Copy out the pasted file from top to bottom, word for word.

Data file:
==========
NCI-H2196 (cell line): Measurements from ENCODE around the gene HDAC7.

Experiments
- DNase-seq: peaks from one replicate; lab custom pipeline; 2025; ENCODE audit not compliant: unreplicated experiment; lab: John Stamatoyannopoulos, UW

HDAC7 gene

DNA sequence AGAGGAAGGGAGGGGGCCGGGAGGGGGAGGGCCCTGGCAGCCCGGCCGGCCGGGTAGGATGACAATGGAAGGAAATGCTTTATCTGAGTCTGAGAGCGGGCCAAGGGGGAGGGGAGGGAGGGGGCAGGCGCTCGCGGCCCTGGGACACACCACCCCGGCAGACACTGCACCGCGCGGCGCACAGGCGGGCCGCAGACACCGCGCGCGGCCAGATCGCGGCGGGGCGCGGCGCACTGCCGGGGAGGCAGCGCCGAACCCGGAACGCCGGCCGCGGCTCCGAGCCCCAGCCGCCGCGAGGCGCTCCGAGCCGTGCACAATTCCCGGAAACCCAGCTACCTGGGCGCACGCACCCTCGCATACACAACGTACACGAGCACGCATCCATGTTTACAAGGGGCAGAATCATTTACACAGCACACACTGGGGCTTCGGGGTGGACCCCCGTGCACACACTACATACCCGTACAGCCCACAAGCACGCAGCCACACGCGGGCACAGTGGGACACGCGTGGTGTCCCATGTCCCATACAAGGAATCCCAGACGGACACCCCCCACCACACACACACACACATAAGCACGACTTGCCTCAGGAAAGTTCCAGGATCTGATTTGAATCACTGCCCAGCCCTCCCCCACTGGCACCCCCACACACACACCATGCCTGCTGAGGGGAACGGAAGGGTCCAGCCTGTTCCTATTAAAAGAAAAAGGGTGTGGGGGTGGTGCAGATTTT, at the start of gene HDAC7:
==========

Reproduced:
NCI-H2196 (cell line): Measurements from ENCODE around the gene HDAC7.

Experiments
- DNase-seq: peaks from one replicate; lab custom pipeline; 2025; ENCODE audit not compliant: unreplicated experiment; lab: John Stamatoyannopoulos, UW

HDAC7 gene

DNA sequence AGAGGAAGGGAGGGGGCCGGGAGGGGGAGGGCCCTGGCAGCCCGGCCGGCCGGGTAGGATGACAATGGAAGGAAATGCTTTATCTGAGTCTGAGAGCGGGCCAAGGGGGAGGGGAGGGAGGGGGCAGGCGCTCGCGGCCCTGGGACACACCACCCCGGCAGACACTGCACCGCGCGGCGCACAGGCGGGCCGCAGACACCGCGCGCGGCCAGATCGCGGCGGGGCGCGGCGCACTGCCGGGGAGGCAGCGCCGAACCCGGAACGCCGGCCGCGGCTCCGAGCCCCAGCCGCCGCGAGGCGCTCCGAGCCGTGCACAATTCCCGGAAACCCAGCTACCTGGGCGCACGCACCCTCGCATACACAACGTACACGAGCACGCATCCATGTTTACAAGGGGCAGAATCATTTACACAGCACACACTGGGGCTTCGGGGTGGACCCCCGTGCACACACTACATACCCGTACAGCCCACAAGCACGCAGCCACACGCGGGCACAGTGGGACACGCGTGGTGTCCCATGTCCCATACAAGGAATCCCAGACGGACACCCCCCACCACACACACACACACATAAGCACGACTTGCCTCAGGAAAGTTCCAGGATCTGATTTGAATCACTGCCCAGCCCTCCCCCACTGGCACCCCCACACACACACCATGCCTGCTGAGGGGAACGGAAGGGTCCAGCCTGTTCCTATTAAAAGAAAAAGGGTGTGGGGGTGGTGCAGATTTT, at the start of gene HDAC7: